Baucus and Wolfowitz

The Wall Street Journal observes:

Here’s a poser: Suppose a public official is accused of recommending his girlfriend for a promotion, though he was the one who first flagged the potential conflict of interest and officials had refused to let him recuse himself from decisions about the woman. Should he lose his job?

That’s precisely what happened in 2007 to Paul Wolfowitz, who was run out of the World Bank on the pretext that he had given his girlfriend a raise. In fact, Mr. Wolfowitz had made bank officials aware that his girlfriend already worked at the bank before he accepted the job as president, and bank officials had raised no objection to the job change that removed his girlfriend from any direct reporting to Mr. Wolfowitz. The ethical uproar was a politically convenient excuse, fanned by the media, to oust Mr. Wolfowitz when his real offense was that he was too hard on corruption.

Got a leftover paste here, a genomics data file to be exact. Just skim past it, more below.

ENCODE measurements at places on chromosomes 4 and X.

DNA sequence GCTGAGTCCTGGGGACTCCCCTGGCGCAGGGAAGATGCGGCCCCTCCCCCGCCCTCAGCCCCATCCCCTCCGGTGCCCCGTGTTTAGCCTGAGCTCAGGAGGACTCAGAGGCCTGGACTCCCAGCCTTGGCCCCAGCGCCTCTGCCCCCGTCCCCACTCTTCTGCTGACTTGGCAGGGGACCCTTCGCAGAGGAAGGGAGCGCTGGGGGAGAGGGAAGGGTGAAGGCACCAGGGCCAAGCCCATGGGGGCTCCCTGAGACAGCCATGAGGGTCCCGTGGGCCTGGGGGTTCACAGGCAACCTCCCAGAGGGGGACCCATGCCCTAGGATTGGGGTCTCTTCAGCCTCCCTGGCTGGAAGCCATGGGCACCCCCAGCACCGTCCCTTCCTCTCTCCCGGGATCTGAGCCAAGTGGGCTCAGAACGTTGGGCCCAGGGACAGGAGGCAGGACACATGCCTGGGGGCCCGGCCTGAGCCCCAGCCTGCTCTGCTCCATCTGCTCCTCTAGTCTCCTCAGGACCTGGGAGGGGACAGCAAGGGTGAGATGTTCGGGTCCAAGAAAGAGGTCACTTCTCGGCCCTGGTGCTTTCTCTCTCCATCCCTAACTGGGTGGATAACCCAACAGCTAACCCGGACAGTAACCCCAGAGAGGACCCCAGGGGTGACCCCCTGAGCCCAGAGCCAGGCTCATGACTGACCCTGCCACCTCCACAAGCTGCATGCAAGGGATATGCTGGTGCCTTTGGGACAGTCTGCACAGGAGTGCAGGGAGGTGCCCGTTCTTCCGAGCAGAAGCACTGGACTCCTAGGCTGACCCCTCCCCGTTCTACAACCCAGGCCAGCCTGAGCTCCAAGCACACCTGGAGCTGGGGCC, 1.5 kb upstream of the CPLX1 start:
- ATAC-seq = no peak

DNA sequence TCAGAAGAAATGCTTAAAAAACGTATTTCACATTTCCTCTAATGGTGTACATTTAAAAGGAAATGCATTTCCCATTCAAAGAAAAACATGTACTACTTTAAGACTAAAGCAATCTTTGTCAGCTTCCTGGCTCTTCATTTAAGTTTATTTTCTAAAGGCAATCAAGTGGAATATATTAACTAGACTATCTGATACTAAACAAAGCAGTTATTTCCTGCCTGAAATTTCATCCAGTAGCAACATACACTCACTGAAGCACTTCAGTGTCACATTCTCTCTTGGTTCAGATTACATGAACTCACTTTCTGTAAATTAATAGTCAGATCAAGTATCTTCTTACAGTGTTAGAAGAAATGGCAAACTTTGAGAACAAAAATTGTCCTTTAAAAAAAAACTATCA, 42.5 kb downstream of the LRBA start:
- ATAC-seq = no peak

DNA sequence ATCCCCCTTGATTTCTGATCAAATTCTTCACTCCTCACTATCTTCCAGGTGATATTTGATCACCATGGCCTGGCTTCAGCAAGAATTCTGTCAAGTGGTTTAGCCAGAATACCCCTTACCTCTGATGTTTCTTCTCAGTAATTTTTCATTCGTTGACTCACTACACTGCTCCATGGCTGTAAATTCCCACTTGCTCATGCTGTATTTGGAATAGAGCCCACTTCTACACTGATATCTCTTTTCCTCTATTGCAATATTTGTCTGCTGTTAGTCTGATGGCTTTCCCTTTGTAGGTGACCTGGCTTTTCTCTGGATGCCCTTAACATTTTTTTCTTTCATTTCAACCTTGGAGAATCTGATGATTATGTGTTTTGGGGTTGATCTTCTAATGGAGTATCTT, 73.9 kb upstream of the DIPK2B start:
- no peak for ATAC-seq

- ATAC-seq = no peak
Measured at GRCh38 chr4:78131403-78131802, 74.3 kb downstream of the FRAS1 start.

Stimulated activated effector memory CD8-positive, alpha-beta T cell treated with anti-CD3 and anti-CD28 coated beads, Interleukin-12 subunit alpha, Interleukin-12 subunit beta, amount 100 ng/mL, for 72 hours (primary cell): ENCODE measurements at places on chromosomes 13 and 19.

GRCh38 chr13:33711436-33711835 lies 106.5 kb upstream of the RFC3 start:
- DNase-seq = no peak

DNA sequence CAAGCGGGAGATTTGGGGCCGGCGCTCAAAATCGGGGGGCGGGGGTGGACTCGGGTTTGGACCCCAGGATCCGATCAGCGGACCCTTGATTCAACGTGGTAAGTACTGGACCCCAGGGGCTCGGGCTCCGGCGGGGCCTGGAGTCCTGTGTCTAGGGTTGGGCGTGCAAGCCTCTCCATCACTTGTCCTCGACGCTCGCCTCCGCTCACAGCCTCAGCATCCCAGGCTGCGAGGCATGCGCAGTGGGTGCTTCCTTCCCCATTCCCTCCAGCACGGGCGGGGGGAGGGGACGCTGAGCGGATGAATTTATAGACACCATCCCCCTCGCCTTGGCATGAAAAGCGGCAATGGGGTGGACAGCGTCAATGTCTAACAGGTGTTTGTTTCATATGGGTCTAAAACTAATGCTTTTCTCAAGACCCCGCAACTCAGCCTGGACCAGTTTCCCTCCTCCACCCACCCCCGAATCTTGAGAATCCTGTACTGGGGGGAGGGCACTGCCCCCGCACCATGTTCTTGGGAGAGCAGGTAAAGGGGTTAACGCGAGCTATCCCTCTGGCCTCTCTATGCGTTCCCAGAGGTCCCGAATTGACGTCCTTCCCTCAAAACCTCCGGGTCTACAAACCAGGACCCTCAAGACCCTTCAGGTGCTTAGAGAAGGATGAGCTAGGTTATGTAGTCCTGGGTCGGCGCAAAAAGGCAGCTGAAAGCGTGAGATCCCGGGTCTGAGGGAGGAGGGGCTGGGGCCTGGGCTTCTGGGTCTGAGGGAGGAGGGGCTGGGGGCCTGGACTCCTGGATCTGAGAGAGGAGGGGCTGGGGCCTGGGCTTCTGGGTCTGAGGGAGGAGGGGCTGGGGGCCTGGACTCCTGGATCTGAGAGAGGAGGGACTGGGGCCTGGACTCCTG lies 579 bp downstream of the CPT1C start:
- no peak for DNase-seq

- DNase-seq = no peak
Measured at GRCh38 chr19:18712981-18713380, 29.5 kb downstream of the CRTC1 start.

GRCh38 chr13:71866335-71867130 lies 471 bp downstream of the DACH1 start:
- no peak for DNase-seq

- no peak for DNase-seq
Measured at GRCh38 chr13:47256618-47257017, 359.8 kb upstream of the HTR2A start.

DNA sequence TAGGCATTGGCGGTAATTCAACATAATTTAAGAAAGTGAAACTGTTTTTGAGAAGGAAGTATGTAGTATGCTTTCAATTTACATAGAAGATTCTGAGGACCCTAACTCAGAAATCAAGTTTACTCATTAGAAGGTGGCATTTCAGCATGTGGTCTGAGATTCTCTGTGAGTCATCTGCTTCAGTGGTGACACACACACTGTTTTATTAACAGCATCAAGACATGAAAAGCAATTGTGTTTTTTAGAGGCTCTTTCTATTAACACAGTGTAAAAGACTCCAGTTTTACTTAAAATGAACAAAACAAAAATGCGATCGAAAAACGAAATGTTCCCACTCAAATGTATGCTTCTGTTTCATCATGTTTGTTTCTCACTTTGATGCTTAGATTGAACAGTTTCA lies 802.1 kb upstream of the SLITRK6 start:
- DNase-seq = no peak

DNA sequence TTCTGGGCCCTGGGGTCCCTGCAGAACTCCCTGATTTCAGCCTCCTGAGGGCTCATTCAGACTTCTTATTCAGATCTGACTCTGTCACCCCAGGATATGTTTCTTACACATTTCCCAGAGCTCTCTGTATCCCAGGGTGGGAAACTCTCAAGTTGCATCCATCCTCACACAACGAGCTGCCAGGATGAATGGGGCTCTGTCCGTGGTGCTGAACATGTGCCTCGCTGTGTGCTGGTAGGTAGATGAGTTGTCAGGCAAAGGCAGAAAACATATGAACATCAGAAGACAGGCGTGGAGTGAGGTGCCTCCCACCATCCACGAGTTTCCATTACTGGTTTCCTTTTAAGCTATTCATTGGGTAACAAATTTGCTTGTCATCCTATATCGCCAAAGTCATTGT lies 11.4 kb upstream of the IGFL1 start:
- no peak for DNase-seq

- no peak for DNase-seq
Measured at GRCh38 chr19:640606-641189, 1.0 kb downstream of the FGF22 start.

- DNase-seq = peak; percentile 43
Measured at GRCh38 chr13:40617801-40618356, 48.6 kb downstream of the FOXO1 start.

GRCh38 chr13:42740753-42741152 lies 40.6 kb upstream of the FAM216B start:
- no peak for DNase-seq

So it’s going to be fascinating to see how the press corps and political class react to the news that Montana Senator Max Baucus recommended a staff member who was his girlfriend for the plum job of U.S. Attorney. Mr. Baucus disclosed the attempted sweetheart deal early Saturday after media inquiries made clear the story was breaking.

(Via Instapundit.)

I wouldn’t expect consistency from these folks. After all, Wolfowitz was fighting corruption, which made him the enemy. Baucus is promoting corruption.

(Previous post.)

UPDATE: Jon Tester (D-MT) denies any knowledge:

Sen. Jon Tester said Sunday he had limited involvement with fellow Montana Democrat Max Baucus’s decision to float his girlfriend as a possible nominee for a top prosecutor position in Montana.

In an interview with POLITICO, Tester said “no” when asked if he was aware that Melodee Hanes and Baucus were engaged in a romantic relationship when he interviewed Hanes for the position of U.S. attorney in Montana earlier this year.

Tester called Hanes “well-qualified” but said “it was Max’s call” to include her name with two others on a list for the White House to consider before choosing a nominee for the position.

(Via Instapundit.)

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